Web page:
A claim is plausible on its face where “the plaintiff pleads factual content that allows the court to draw the reasonable inference that the defendant is liable for the misconduct alleged, ” id., and “raise[s] a right to relief above the speculative level.” Twombly, 550 U.S. at 555. Where the well-pleaded facts do not permit the inference of more than the “mere possibility of misconduct, ” the complaint has alleged, but has not shown, that the pleader is entitled to relief. Iqbal, 556 U.S. at 679 (citing Fed.R.Civ.P. 8(a)(2)); see also Twombly, 550 U.S. at 557 (if the well-pleaded facts are merely consistent with wrongdoing, the complaint stops short of the line between possibility and plausibility). Determining whether a complaint states a plausible claim is a context-specific task that requires the court to draw upon experience and common sense. Iqbal, 556 U.S. at 679.

         This Court must liberally construe complaints filed by laypeople. Estelle v. Gamble, 429 U.S. 97, 106 (1976). This means that “if the essence of an allegation is discernible, ” the court should “construe the complaint in a way that permits the layperson's claim to be considered within the proper legal framework.” Solomon v. Petray, 795 F.3d 777, 787 (8th Cir. 2015) (quoting Stone v. Harry, 364 F.3d 912, 914 (8th Cir. 2004)). However, even pro se complaints must allege facts which, if true, state a claim for relief as a matter of law. Martin v. Aubuchon, 623 F.2d 1282, 1286 (8th Cir. 1980). Federal courts are not required to assume facts that are not alleged, Stone, 364 F.3d at 914-15, nor are they required to interpret procedural rules so as to excuse mistakes by those who proceed without counsel. See McNeil v. United States, 508 U.S. 106, 113 (1993).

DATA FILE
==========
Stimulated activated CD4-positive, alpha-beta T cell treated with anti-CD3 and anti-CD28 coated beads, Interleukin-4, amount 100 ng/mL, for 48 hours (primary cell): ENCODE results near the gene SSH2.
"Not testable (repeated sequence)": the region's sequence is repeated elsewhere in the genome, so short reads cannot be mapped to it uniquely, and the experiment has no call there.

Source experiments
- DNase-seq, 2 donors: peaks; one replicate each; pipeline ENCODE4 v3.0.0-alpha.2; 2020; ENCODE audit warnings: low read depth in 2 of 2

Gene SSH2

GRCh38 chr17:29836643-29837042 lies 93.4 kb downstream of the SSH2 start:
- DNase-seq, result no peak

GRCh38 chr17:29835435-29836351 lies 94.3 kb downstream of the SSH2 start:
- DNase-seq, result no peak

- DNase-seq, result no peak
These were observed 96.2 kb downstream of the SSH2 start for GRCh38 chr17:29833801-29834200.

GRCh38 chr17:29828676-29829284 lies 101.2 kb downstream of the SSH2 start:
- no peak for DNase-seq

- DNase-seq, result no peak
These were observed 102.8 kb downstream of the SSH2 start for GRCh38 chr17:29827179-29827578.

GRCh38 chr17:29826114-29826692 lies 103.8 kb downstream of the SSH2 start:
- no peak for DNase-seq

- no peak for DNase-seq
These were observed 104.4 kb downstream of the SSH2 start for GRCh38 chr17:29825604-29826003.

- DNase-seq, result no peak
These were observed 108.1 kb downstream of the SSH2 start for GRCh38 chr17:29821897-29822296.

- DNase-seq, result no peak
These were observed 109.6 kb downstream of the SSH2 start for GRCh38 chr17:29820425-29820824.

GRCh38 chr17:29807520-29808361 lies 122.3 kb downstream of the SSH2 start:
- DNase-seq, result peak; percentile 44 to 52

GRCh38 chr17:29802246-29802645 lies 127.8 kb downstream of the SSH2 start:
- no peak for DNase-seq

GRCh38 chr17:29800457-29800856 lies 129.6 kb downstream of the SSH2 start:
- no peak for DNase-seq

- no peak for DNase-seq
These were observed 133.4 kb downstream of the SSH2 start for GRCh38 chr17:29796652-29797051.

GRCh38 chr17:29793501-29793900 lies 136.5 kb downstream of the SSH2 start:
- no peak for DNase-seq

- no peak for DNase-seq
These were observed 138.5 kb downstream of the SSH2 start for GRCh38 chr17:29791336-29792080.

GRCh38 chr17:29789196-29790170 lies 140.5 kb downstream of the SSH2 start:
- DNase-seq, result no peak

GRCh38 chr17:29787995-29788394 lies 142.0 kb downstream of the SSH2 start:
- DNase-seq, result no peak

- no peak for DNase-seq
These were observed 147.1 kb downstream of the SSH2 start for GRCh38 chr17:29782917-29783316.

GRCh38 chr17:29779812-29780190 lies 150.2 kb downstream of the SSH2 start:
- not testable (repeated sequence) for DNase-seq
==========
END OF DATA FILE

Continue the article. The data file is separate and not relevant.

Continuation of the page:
The Amended Complaint

         Plaintiff filed the amended complaint pursuant to 42 U.S.C. § 1983 against Torrance Akins. He sues Akins in his official and individual capacity.

         Plaintiff states he is being denied access to the courts in that he has been denied access to a “full up to date law library” since November 1, 2018, and therefore cannot research any of his issues. In describing how the denial of access affected him, plaintiff alleges that his constitutional rights are being violated, he is being denied due process and the effective assistance of counsel, his right to present a defense and have a fair trial are being violated, he is being subjected to double jeopardy, and he should have been released in February.

         Next, plaintiff alleges that Akins told two other inmates that plaintiff was a rat because plaintiff had “filed on him” and that he “would not give them any more contraband.” At some point after that, one of the inmates assaulted plaintiff. Plaintiff describes this as a “hate crime.” Plaintiff alleges that Akins repeatedly tells inmates that plaintiff is a rat, he put plaintiff's entire pod on segregation and told the jail that they were the offender pod, and he endangered the lives of plaintiff and other inmates by placing them back in general population.

         As relief, plaintiff asks me to “make them place a up to date full law library back in the County Jail, so everyone will have access to the courts so their constitutional rights will not be ...


Buy This Entire Record For $7.95

Download the entire decision to receive the complete text, official citation,
docket number, dissents and concurrences, and footnotes for this case.

Learn more about what you receive with purchase of this case.